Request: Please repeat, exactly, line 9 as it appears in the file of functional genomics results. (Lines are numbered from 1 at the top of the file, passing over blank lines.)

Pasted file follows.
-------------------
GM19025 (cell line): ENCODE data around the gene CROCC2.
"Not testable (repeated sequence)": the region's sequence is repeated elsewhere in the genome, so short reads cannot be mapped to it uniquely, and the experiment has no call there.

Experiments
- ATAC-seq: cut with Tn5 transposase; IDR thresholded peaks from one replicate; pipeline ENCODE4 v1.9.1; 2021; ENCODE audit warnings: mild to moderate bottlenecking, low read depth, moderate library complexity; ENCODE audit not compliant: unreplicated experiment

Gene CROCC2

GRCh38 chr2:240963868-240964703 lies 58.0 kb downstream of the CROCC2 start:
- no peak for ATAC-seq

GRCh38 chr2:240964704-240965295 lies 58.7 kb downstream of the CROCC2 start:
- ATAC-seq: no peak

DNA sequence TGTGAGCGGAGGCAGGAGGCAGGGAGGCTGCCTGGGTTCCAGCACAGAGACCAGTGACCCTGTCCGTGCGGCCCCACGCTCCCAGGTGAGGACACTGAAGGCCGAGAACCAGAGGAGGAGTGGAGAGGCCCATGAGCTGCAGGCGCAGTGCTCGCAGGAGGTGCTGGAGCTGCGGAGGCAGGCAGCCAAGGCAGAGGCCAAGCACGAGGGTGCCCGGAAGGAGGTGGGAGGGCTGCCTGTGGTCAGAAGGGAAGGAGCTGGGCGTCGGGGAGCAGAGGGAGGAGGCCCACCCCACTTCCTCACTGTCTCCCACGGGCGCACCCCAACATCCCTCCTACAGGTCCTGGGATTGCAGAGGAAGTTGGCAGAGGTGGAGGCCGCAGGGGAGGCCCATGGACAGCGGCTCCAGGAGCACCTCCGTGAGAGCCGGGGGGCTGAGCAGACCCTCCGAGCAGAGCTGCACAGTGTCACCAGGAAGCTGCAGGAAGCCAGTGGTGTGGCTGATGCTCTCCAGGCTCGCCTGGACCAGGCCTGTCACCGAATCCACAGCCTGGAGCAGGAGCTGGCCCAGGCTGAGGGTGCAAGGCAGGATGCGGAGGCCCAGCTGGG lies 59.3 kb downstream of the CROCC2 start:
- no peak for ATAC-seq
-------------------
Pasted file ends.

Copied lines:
- ATAC-seq: no peak